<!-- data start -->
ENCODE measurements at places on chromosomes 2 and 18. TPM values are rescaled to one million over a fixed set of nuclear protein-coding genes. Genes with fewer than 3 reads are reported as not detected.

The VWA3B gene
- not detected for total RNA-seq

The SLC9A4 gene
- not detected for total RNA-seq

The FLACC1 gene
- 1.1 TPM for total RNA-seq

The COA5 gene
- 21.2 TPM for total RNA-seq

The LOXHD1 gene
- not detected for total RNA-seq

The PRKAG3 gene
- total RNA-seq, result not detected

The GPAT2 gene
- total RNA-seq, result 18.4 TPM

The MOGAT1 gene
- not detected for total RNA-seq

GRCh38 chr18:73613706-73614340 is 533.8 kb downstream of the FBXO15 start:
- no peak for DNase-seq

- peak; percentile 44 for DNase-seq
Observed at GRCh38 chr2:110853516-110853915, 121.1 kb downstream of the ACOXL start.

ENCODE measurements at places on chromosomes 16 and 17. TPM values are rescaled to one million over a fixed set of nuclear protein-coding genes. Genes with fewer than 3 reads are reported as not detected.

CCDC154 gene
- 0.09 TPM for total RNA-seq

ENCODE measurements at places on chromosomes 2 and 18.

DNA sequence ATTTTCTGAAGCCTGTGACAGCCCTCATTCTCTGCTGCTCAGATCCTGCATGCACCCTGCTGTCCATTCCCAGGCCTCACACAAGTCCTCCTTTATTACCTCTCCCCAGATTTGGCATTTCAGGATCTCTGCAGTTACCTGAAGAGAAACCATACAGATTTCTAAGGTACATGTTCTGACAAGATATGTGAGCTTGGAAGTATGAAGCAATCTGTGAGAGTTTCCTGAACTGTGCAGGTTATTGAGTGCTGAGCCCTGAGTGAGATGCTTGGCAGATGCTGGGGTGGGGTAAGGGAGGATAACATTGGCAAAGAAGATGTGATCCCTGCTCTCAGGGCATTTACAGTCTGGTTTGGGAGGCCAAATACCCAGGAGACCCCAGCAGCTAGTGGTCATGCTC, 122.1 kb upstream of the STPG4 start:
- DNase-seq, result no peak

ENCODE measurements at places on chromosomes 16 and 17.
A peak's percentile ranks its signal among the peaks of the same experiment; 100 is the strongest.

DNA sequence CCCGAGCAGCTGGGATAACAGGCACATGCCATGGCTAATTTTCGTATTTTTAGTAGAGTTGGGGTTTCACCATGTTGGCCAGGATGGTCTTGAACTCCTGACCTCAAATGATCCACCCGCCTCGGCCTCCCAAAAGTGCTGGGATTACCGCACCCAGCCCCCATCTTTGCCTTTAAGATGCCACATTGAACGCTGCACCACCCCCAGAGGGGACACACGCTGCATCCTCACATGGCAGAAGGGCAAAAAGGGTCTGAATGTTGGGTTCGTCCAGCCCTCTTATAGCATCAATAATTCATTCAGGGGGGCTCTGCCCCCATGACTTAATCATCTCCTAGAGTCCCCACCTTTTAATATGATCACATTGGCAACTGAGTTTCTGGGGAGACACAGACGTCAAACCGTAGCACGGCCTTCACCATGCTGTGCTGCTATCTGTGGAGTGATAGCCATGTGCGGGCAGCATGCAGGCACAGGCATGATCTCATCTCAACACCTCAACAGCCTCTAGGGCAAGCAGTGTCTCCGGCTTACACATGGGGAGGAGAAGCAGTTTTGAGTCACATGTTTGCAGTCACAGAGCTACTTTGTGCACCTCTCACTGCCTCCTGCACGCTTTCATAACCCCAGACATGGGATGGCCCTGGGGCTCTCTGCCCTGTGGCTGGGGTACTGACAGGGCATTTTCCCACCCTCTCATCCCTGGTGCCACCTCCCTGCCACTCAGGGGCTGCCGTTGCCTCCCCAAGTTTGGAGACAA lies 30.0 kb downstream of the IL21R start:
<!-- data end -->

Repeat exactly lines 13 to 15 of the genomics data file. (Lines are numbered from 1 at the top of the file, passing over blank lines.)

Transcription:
- total RNA-seq, result not detected

The GPAT2 gene
- total RNA-seq, result 18.4 TPM